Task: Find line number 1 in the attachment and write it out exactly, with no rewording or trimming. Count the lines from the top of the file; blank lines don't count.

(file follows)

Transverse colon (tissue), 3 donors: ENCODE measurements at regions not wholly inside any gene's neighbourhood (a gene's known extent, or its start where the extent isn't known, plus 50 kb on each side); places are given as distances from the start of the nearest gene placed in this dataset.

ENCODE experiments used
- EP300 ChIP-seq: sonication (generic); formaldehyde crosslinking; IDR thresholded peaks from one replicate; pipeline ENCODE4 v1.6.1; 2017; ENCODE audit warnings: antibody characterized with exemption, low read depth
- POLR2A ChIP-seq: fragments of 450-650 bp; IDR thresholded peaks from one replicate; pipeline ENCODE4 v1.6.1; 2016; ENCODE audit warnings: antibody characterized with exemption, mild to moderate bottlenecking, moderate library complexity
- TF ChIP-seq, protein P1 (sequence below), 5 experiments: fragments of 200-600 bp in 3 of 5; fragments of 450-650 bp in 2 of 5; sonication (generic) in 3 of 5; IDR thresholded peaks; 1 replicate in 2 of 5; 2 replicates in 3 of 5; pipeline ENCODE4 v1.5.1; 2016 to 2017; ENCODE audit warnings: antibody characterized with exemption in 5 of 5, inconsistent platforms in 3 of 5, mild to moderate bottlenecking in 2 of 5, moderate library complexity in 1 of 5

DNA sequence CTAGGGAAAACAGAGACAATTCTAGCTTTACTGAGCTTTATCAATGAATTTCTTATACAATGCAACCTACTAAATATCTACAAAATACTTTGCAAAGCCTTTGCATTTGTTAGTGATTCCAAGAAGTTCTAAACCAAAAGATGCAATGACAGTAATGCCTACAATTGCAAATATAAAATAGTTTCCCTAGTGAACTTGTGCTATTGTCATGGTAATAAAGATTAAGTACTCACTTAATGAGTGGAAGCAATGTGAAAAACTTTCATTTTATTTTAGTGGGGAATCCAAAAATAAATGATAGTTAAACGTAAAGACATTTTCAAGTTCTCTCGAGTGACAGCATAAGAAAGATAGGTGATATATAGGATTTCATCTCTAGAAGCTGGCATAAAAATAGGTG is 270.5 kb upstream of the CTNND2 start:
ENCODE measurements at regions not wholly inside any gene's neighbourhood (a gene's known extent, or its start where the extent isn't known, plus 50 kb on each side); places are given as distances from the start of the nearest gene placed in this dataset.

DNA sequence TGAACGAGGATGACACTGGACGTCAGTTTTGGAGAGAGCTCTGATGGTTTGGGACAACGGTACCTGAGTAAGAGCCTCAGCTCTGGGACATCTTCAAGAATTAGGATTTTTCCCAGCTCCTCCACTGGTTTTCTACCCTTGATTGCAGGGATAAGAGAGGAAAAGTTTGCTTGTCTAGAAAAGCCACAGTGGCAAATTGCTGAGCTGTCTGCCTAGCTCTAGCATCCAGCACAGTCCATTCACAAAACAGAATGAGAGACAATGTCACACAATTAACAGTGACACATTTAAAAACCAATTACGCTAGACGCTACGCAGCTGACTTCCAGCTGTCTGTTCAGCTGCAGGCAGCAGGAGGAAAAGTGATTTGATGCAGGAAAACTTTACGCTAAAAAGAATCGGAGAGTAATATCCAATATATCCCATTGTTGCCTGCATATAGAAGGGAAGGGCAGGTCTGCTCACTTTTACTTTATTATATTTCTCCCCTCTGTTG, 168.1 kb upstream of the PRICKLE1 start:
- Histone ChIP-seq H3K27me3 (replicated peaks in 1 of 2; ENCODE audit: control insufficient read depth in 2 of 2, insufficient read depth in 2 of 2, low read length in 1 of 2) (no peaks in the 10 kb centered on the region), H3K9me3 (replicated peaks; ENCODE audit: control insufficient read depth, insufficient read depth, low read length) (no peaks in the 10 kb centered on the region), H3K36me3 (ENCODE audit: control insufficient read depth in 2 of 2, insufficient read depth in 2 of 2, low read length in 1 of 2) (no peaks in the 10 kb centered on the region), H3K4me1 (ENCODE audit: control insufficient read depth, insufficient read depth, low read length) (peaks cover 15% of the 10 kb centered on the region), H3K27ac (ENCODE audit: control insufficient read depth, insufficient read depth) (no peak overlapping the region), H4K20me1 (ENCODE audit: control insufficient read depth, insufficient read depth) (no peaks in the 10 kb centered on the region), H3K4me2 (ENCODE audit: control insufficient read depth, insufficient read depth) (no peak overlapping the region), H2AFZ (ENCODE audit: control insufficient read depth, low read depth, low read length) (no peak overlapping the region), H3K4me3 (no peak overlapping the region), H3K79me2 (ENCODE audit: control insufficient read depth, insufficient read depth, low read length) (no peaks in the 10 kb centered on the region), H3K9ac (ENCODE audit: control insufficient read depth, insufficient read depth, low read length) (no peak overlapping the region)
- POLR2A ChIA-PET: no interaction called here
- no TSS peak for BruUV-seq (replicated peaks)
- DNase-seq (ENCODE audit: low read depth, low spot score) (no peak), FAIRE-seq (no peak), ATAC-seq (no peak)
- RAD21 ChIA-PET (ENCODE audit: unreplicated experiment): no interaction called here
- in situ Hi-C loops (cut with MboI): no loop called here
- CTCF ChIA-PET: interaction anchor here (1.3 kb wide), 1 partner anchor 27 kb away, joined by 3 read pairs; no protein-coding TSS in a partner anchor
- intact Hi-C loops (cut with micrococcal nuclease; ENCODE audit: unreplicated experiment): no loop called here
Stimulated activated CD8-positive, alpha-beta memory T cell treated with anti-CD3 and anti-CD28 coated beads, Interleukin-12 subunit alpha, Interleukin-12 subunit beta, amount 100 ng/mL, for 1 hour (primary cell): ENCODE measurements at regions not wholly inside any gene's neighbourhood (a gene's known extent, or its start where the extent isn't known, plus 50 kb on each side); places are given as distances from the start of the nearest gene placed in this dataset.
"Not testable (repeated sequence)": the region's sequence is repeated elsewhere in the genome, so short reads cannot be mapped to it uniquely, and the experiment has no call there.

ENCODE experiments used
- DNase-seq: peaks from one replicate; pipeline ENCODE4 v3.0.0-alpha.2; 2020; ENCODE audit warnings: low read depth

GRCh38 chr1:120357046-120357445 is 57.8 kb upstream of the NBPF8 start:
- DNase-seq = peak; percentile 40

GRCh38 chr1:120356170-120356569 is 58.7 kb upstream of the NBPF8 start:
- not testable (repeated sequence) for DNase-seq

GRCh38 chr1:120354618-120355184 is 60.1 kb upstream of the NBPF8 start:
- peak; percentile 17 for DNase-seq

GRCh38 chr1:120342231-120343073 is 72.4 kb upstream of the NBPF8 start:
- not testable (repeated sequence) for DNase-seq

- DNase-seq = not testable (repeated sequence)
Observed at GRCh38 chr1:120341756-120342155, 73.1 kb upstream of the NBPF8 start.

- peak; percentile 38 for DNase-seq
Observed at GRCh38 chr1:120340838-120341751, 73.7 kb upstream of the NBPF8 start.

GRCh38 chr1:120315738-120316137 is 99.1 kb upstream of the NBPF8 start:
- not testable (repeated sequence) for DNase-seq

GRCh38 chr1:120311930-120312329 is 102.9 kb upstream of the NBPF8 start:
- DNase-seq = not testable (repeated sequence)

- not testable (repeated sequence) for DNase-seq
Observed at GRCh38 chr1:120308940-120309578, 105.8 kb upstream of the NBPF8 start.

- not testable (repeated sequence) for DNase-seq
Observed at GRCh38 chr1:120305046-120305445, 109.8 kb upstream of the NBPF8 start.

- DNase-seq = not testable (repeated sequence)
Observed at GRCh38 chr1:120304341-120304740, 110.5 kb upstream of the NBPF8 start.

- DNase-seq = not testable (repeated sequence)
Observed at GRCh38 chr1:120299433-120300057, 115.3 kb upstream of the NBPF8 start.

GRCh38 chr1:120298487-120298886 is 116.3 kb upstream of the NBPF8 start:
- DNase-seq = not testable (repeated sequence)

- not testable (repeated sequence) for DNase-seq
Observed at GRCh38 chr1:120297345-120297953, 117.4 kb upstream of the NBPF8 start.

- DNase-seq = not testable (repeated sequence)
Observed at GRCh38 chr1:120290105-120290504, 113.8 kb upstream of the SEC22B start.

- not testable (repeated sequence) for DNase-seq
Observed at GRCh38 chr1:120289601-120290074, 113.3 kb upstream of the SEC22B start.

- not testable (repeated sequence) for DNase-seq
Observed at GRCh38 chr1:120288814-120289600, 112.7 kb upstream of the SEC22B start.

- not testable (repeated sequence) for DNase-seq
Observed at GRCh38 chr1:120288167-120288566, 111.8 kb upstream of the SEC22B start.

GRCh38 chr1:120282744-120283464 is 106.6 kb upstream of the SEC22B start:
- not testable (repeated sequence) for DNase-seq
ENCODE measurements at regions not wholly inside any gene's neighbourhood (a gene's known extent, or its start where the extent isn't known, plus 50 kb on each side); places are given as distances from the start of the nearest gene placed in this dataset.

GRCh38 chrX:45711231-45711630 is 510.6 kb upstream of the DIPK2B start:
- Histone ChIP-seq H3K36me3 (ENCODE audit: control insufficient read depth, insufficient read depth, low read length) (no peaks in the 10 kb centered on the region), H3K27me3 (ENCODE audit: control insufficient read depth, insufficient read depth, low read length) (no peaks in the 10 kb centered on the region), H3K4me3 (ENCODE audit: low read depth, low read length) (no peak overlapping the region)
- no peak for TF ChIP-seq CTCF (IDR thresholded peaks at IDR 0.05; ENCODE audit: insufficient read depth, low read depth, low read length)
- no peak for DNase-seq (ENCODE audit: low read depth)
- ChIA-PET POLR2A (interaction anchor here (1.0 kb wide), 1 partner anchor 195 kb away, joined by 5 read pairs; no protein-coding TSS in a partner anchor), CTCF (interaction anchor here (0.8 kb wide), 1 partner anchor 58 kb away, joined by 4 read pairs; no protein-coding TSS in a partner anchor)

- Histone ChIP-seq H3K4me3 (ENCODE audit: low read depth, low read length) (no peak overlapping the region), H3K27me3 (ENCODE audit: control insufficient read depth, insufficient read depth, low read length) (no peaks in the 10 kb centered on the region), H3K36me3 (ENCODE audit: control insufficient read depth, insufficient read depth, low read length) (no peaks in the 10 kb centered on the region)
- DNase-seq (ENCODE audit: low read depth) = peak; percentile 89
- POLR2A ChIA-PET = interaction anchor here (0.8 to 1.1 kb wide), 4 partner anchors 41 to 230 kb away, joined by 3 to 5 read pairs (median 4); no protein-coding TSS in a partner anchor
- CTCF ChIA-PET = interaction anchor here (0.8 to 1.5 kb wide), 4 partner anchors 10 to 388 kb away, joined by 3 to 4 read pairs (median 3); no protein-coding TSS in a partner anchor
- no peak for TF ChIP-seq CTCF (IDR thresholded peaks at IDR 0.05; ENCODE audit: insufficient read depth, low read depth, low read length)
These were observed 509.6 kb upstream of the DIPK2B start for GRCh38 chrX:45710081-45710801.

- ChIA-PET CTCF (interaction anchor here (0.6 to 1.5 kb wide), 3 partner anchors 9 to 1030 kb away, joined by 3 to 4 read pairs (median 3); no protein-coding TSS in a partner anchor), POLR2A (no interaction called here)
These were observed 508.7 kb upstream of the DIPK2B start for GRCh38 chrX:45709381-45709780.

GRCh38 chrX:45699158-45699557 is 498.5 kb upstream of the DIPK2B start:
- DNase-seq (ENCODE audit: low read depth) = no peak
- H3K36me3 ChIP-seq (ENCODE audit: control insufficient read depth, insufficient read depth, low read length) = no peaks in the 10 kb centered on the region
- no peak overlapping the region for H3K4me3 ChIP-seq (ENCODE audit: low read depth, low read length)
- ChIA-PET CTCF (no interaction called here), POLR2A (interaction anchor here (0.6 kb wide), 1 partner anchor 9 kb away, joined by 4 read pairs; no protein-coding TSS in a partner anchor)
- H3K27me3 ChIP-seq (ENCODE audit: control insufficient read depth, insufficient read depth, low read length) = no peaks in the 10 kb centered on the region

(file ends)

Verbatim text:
Transverse colon (tissue), 3 donors: ENCODE measurements at regions not wholly inside any gene's neighbourhood (a gene's known extent, or its start where the extent isn't known, plus 50 kb on each side); places are given as distances from the start of the nearest gene placed in this dataset.